April 30, 2010

For the female demographic

Blog, I realize you are gender-neutral with a masculine vibe, so you may want to cover your eyes for this particular post. The subject is marketing, but it will seem like the subject is tampons. So, I’m sorry about that.

[Now I need to make the first image on this post something other than what I have planned for the second image. The first image is what appears on the Networked Blogs summary, you see. How about this nice pizza?]

Being a Marketing Babe by day, and offspring of an ad man, I find myself constantly analyzing the effectiveness of advertising campaigns. And I have to give an A++++ to Kotex for their new product “U.” Why does it deserve such a high mark? Because (and please forgive the TMI here) although I’m shall-we-say “no longer this product’s target audience,” I actually feel bad that I don’t need to buy any. Wow, that’s impressive--especially when the product is necessary for a reason no one actually enjoys.

First off, I just love the packaging. Davie and I were at a grocery store the other day and passed a display and I really freaked out. I mean, if this look were applied to jewelry or or stationery or bathroom décor, I’d be buying the whole line. I need to use this color scheme in some polyclay project sometime. It kind of reminds me of when we were little kids and did that art project where you cover a piece of paper with day-glo crayon colors, then paint over it with black, then scrape off a picture with the point of a scissors so the colors show through.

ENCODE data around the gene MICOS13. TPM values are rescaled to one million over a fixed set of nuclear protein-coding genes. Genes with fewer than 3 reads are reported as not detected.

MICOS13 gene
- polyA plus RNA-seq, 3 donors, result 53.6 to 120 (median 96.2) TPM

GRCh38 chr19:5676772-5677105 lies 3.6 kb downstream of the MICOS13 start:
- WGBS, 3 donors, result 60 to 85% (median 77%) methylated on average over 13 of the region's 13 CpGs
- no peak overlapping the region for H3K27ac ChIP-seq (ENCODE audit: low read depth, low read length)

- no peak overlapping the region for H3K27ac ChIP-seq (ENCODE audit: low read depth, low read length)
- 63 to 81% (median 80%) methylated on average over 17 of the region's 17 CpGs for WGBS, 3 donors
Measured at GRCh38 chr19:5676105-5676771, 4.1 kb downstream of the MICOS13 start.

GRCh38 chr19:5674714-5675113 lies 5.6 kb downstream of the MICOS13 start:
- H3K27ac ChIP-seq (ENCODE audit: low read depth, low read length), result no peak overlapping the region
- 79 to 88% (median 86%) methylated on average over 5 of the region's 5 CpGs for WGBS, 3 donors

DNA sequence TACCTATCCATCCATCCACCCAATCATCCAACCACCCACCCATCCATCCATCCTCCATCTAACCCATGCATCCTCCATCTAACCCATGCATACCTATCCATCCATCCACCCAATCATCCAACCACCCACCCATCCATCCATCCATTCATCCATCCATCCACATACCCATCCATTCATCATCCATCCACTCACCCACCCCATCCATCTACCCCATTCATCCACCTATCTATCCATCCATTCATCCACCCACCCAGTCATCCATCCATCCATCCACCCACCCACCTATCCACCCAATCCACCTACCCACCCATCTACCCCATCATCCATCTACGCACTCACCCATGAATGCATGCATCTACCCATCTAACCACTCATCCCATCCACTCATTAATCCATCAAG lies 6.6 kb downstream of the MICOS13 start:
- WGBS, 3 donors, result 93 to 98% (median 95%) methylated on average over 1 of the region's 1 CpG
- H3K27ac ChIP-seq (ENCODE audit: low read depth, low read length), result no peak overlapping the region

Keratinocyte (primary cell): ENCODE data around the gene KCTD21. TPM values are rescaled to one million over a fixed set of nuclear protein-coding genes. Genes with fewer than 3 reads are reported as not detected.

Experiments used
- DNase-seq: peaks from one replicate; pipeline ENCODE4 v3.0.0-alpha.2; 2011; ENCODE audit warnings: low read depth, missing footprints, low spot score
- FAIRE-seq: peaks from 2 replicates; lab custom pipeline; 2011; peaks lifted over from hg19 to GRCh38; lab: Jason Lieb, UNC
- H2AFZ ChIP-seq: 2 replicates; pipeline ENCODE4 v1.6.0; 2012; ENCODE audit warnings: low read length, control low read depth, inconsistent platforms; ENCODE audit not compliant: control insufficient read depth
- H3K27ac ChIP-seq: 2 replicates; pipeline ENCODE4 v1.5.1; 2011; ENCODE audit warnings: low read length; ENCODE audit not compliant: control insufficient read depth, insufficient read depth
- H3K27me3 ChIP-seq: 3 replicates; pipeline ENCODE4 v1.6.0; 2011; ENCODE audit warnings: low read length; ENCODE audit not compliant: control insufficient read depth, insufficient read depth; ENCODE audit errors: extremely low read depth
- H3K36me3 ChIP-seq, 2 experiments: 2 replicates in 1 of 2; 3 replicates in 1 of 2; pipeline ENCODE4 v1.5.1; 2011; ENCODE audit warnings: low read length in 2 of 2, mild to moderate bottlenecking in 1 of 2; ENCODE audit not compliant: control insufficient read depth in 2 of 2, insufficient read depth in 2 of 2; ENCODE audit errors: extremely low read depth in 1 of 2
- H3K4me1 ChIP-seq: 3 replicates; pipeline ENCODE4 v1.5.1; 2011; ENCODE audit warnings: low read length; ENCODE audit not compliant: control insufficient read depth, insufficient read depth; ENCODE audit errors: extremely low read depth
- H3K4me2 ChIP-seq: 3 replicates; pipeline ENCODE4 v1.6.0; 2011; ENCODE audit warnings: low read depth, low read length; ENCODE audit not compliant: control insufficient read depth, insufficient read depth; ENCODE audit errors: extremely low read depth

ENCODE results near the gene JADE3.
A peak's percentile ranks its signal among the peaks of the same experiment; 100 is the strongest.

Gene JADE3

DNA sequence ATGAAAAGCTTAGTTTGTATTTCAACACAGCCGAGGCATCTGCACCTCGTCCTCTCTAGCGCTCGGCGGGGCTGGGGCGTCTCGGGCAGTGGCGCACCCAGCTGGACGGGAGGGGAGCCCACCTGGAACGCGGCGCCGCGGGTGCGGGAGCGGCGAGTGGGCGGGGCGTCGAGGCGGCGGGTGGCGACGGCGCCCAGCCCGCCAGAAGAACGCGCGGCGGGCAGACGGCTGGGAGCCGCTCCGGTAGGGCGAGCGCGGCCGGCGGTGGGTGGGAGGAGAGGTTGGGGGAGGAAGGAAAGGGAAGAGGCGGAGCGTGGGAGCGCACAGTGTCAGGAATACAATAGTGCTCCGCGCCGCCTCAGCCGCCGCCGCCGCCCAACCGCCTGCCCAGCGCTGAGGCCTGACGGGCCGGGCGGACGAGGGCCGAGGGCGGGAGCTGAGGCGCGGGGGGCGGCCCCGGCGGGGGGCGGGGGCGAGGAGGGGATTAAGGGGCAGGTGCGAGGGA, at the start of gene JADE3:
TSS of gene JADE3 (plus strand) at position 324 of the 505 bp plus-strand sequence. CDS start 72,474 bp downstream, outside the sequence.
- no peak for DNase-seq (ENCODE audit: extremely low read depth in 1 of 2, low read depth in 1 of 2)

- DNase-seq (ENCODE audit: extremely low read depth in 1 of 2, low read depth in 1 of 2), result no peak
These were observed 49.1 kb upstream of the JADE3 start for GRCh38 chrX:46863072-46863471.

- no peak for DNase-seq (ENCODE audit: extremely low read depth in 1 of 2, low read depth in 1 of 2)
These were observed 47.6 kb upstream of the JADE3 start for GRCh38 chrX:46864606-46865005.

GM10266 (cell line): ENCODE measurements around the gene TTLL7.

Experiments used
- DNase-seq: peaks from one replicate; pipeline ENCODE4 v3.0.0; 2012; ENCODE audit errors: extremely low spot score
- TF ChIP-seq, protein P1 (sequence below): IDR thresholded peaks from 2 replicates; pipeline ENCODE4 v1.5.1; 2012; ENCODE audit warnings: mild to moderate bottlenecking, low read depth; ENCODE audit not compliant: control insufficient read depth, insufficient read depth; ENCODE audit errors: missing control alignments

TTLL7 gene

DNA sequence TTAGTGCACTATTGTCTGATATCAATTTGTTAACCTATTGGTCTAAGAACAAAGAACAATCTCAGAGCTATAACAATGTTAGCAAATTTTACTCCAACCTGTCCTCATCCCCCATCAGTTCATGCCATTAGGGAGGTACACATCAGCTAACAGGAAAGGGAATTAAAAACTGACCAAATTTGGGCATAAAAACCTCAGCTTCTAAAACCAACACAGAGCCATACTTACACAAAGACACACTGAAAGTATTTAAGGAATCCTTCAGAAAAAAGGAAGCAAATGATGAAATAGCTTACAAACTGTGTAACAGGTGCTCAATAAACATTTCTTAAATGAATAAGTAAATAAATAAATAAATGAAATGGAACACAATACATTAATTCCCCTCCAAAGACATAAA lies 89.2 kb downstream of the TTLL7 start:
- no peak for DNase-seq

But the reason I most approve this product line is the absolutely priceless TV spots. Here’s the first one I saw:

“Oh, that's what’s supposed to happen.”  You gotta love an ad built on snide sarcasm. It expresses feelings we women may not even have known we had about ads for feminine products. All the clichés are spot on.  (Oops, pardon the pun I guess.)

And then I saw this ad, which I liked even better:

This one lampoons the whole business of marketing. Brilliant. As a Marketing Babe I enjoy manipulating the desires of the buying public as much as the next person, but I also admit to exactly what I do. Of course we marketers prey upon your emotions. And if we use clichés, here’s why: they are clichés because they work.

I am put in mind of the one 60-second spot I created myself, the book trailer for my vampire romance novel Bloodchained. You can check it out here if you wish, but I don’t necessarily expect you to lose a full minute of your life in that way.

Romantic music, hot guy, penetrating looks, the implication of danger and lust, a simple presentation of a classic conflict, a bit of suspense...nothing original there. Still, it was really fun to create and pretend for a day that I was some kind of filmmaker. Chah, right. Anyway, as I reflect upon this trailer, I realize I’d love to see a spoof of it. Because we marketers spend so much time passionately (and sometimes desperately) trying to sell stuff, having a good laugh at the whole business is really refreshing.

So thanks, Kotex and your ad agency. I’d give you my business, I really would. In lieu of that, you have the compensation of my having embedded your ads on my blog. And really, how do you place a value on that kind of exposure?

At the very least, it’s worth a pizza.

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